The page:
· The Hybrid Model serves as a disclosure intermediary and a link to both judicial and law enforcement authorities. It combines elements of at least two of the FIU models.
Structure and Organization of the Egmont Group
The Heads of FIUs (HoFIUs), the Egmont Committee, the Working Groups and the Egmont Group Secretariat make up the operating structure of the Egmont Group.
The Heads of FIUs
The HoFIUs comprise the Egmont Group’s governing body; making decisions on any matters that affect the Group’s membership, structure, budget and principles. The HoFIUs reach decisions by consensus.
The Chair of the Egmont Group
In June 2010, Mr. Boudewijn Verhelst was appointed Chair of the Egmont Group of Financial Intelligence Units.
From 1975 to 1994, Mr. Verhelst served as King's Attorney (Public Prosecutor), in charge of the financial fraud section in Bruges. In 1994, he was appointed Deputy Attorney General at the Court of Appeal in Gent. He has also been seconded as deputy director of the Belgian Financial Intelligence Processing Unit, CTIF-CFI since July 1993.
r. Verhelst brings a wealth of knowledge and experience to his post as Chair. He was a lecturer in commercial and economic law at the Police Academy for the Province of West-Flanders, as well as Law Enforcement expert to the Moneyval Committee as part of the Council of Europe.
His other posting include Evaluator of legal and law enforcement in FATF, Council of Europe, CFATF, WB and various IMF AML/CFT assessments.
The Egmont Committee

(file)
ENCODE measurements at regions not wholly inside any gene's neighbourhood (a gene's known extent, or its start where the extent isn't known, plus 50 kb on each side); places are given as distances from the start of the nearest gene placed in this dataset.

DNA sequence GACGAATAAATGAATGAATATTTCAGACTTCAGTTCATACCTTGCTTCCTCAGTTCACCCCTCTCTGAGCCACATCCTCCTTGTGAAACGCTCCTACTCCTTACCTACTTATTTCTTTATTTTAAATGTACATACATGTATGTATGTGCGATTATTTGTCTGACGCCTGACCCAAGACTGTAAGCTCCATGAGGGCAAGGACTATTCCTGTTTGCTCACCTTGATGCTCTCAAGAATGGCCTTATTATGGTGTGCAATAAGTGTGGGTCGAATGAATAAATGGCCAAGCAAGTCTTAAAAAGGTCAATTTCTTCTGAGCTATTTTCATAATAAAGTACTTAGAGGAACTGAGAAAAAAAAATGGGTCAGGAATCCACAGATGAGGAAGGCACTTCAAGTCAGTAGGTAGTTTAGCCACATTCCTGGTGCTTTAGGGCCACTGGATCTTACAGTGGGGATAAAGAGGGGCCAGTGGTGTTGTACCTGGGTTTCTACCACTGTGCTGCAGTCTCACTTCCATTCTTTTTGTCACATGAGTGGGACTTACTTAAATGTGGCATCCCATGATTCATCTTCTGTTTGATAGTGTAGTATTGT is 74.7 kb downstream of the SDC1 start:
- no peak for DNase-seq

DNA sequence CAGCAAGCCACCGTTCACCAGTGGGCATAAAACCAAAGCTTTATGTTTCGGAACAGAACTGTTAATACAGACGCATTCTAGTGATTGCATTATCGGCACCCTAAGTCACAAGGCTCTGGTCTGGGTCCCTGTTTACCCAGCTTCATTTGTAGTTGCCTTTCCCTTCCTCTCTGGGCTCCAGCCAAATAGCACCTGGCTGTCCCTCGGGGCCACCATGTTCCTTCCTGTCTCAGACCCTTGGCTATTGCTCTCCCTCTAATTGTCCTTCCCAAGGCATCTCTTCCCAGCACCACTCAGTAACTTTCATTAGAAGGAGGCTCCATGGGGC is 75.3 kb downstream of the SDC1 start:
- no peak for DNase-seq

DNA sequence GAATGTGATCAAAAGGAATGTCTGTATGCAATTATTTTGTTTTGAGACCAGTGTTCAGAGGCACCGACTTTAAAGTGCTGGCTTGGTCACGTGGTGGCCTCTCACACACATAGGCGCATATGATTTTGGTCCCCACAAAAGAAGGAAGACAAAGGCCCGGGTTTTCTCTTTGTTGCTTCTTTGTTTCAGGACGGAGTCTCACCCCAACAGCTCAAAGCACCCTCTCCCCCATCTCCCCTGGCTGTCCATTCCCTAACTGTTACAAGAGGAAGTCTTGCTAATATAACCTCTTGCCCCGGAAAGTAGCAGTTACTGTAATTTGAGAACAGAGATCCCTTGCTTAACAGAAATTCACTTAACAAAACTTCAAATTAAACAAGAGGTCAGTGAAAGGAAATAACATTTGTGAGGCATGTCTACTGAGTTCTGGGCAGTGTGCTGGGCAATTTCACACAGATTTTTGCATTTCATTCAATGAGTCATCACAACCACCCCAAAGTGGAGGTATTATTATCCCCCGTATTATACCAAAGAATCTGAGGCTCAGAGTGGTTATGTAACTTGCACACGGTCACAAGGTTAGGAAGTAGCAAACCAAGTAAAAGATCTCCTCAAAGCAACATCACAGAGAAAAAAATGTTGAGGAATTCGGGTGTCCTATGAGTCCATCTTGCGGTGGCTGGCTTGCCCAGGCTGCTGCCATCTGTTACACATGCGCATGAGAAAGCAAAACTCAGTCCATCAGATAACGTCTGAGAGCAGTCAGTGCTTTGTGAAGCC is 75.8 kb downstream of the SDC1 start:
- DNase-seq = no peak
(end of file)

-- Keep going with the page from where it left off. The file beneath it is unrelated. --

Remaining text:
The Egmont Committee serves as the consultation and coordination mechanism for the HoFIUs and the Working Groups. Its primary functions include assisting the Egmont Group in a range of activities, from internal coordination and administration, to representation at other international fora. It also oversees the work of the Egmont Group Secretariat. The Egmont Committee is comprised of permanent and regional members. The Egmont Committee is currently made up of a Chair, two Vice-Chairs, the Chairs of the five working groups, regional representatives from Africa, Asia, Europe, the Americas and Oceania, a representative of the host of the Egmont Secure Website (FinCEN) and the Executive Secretary of the Egmont Group.
The Working Groups
In order to accomplish its mission of development, cooperation, and sharing of expertise, the Egmont Group created five working groups. The working groups meet periodically and report to the HoFIUs about their activities. The working groups and their functions are as follows:
· The Legal Working Group (LWG) reviews the candidacy of potential members and handles all legal aspects and matters of principle within Egmont, including cooperation between FIUs.
· The Outreach Working Group (OWG) works to create a global network of FIUs by identifying candidates for membership and working with those FIUs to ensure that they meet the Egmont Group standards.
· The Training Working Group (TWG) identifies training needs and opportunities for FIUs and their personnel, and conducts training seminars for Egmont members as well as for non-Egmont members jurisdictions.
· The Operational Working Group (OpWG) seeks to bring FIUs together on typologies development and long-term strategic analytical projects.
· The IT Working Group (ITWG) provides advice and technical assistance to new and existing FIUs to develop, enhance, or redesign their IT systems, and examines new software applications that might facilitate analytical work.
The Egmont Group Secretariat
The Secretariat was established in July 2007 and is based in Toronto, Canada. It provides administrative and other support to the overall activities of the HoFIUs, the Egmont Committee and the Working Groups. The Secretariat is headed by the Executive Secretary of the Egmont Group who is appointed by the HoFIUs and who reports to them through the Egmont Committee.